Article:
Serving up a 24-bit/44kHz Qobuz file of the Rolling Stones’ Wild Horses via my Primare NP5/NP30 digital front end gets Jagger in full swagger. The way his voice is so closely mic’d to stay just shy of peaking is captured to sound so natural, it’s like you’ve been given a VIP seat at the mixing desk.

Channel separation and stereo imaging is as divine as you’d expect from an amp of this caliber, and it’s the mellow yet detailed delivery of the rhythm section that serves as the hook to pull you in. There’s a nuance to the amp’s timing that nails the way the band make smooth and relaxed sound as easy as Sunday morning, while clearly being at the top of their game. The music sounds rich and so effortlessly delivered it makes lesser amps appear as though they’re simply trying too hard in comparison.

D'Agostino Progression with Dynaudio Confidence 50

Perfect pairing, the Progression had no quarms driving Dynaudio’s penultimate speaker, the Confidence 50, to stunning levels of performance

Because of the weather

Sticking with the mellow vibe and a 180g pressing of The Doors’ L.A. Woman LP gracing my VPI turntable‘s platter is too hard to resist. The rain soaked intro to Riders On The Storm is so well rendered that my natural instinct is to reach for an umbrella. And the way the Progression lays forth Morrison’s double tracked lead/whispered vocal has an almost supernatural quality to it, underlining again how this amp really gets under the skin of the recording.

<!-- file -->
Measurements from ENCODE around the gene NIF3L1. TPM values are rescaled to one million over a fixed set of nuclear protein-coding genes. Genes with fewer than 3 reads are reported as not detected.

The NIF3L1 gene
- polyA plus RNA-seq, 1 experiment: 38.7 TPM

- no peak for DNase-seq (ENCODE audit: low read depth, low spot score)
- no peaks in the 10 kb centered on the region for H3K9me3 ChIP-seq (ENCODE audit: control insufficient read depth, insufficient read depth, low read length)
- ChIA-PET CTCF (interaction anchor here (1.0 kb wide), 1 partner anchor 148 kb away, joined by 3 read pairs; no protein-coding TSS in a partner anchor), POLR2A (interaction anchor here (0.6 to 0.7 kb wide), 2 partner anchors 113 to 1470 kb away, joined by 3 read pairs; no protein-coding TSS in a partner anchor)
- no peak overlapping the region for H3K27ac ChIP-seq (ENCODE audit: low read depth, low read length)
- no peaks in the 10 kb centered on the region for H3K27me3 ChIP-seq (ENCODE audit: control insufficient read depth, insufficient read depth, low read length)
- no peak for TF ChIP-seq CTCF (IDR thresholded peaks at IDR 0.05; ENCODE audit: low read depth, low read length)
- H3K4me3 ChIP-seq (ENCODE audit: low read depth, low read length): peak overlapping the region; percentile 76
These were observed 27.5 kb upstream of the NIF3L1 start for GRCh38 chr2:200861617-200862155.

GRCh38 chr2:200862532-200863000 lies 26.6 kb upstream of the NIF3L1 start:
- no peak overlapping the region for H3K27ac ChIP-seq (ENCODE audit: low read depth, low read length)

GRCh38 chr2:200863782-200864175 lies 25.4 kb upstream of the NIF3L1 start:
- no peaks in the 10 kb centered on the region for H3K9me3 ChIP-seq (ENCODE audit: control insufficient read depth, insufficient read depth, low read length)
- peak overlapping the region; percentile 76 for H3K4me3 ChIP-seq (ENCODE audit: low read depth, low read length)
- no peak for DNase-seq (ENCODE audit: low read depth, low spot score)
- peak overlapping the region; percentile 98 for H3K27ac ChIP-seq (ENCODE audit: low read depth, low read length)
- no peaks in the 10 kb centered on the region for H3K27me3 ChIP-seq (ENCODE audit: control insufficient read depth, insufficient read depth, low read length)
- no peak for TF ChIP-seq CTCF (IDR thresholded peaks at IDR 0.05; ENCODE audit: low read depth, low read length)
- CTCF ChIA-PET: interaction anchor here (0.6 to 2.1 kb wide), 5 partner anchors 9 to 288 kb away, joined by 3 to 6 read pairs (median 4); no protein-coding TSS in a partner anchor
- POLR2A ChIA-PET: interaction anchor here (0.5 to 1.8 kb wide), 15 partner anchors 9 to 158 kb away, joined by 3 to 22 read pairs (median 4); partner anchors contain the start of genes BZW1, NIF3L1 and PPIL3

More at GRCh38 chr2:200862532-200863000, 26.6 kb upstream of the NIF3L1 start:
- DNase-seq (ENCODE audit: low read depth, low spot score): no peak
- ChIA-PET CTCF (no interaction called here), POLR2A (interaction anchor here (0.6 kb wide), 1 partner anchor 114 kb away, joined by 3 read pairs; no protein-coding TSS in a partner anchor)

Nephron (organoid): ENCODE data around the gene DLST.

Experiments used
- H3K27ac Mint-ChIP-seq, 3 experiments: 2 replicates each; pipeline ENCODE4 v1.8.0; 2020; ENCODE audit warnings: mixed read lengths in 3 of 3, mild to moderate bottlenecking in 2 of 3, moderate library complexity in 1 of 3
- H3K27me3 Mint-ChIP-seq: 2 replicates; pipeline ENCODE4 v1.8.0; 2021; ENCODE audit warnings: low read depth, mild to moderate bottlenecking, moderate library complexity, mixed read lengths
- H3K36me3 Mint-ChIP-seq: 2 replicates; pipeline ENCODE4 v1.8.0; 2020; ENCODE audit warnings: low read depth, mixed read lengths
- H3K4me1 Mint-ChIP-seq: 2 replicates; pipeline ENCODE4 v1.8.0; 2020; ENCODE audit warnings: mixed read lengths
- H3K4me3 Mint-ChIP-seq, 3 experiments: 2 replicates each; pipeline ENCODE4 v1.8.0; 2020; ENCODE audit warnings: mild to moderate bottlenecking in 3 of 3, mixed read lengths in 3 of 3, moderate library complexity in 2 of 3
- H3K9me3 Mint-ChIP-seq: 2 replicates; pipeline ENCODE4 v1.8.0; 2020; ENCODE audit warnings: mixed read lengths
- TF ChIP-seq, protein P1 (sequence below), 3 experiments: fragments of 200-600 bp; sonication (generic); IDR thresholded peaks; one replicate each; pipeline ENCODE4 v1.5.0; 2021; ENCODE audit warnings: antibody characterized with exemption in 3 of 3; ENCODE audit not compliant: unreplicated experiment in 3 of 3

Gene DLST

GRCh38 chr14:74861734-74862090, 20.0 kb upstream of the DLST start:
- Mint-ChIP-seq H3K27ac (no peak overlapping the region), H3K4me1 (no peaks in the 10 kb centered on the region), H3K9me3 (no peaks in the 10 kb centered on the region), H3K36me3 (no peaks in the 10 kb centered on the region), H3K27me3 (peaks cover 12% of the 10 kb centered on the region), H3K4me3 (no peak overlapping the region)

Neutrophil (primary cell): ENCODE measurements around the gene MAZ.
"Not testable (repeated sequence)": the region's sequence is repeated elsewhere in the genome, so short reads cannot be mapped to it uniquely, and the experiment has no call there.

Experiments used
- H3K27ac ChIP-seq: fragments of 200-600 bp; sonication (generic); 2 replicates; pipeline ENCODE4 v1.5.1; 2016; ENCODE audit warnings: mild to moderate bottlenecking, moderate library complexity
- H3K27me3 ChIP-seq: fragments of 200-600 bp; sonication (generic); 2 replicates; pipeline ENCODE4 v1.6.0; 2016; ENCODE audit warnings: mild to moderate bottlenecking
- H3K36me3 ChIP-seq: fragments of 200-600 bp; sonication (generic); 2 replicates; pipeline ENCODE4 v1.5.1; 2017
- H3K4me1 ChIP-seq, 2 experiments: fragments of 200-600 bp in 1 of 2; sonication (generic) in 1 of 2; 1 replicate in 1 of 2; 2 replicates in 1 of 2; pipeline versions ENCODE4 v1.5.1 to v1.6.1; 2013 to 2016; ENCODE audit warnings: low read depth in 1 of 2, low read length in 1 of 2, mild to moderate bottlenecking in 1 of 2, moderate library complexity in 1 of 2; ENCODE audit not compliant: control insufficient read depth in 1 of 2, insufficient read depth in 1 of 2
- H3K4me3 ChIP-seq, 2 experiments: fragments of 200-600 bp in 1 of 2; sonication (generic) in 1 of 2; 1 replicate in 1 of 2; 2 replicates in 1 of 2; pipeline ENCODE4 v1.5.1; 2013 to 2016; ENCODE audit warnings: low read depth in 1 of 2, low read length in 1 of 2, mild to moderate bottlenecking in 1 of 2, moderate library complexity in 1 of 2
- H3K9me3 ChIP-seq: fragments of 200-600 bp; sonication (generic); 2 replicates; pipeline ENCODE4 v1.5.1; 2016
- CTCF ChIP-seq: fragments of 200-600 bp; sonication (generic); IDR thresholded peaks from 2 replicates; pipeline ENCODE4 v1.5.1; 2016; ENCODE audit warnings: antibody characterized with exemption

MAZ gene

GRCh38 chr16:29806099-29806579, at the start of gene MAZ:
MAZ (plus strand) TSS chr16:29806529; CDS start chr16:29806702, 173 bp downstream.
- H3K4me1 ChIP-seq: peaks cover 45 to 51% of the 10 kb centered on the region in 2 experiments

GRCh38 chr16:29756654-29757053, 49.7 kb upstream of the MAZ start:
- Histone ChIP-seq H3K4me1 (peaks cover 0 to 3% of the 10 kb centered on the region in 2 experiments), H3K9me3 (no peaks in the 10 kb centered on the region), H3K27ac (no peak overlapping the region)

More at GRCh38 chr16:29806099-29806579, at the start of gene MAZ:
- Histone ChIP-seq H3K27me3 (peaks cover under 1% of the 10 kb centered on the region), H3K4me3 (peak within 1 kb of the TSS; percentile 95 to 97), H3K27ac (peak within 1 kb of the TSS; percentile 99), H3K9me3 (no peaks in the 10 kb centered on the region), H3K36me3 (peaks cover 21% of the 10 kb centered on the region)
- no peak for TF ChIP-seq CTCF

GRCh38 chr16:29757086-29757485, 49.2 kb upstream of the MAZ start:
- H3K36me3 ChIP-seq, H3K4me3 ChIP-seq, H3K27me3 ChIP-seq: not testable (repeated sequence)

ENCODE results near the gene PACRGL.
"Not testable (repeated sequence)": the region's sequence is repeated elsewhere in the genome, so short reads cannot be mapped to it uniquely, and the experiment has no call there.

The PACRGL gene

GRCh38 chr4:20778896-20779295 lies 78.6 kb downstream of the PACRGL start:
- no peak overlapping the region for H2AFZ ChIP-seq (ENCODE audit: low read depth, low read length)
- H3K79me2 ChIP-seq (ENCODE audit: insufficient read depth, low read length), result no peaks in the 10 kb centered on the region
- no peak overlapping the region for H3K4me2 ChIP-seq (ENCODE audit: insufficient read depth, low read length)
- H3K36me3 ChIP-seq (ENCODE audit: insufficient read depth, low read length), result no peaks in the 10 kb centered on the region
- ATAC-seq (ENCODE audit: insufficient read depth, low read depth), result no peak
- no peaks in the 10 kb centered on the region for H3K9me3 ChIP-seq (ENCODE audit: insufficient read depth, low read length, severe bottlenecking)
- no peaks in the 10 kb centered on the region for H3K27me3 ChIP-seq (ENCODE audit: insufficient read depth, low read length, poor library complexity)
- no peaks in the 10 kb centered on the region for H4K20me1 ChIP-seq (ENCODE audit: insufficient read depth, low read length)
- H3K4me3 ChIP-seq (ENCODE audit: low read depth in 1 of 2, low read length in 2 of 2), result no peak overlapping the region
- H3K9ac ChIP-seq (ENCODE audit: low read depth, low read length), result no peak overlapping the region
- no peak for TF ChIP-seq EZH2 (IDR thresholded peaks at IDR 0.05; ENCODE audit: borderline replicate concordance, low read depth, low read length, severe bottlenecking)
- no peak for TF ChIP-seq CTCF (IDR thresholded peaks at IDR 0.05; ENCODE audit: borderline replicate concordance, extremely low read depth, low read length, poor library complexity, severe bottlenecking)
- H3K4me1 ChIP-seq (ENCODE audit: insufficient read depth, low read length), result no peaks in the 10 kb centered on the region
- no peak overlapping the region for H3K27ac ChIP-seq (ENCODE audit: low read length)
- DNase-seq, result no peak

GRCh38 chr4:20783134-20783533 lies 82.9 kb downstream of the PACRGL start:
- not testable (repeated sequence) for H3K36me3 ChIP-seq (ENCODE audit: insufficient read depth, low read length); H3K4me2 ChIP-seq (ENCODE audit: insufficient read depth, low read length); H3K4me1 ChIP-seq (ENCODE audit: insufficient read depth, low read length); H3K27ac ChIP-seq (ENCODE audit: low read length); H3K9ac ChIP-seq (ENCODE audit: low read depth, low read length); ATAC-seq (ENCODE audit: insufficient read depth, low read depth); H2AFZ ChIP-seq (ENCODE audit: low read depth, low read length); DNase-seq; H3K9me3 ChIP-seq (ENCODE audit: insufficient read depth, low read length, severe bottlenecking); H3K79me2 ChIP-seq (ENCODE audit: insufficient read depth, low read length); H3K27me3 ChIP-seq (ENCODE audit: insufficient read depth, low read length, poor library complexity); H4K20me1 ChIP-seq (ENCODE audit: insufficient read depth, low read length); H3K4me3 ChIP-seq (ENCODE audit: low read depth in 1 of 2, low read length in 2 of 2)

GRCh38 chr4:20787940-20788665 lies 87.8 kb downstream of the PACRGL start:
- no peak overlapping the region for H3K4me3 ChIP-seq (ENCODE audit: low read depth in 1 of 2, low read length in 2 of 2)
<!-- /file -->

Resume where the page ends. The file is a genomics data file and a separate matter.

Sometimes the mark of quality is not how well a product delivers content that is accomplished, it’s how well it can present a lesser track to reveal the artist(s) and chemistry that’s hidden in the mix. For all it’s re-recorded backing tracks and overlaid guitars (due to issues with the master reels), Sandy Denny’s Gold Dust: Live At The Royalty remains an intimate capture of an artist at her most honest and open on the right system, and the Progression is ripe for the task. A few bars into I’m A Dreamer and the track’s technical history fades away as the D’Agostino lays forth Denny’s vocals with a vulnerability that few amps get close to. And as she cranks up the confidence on the second verse and the band kicks in, the scale of the music is pure concert hall drama that has all the excitement of the live recording. And this is what the Progression is all about, it’s not an in your face sounding amp, but instead lets the music do the talking by simply sound as it was intended.

In Summary

While it’s clearly an amp for the well heeled, it’s also a delightful way in to Dan D’Agostino territory as what you get is one of the most accomplished and (compared to its brand brethren) unassuming super integrated amplifiers that you can accommodate day to day. Reassuringly though, it’s more than laced with the Dan D’Agostino DNA, which in a nutshell is Class AB amplification at its very finest, in a package that sounds every bit as good as the price tag.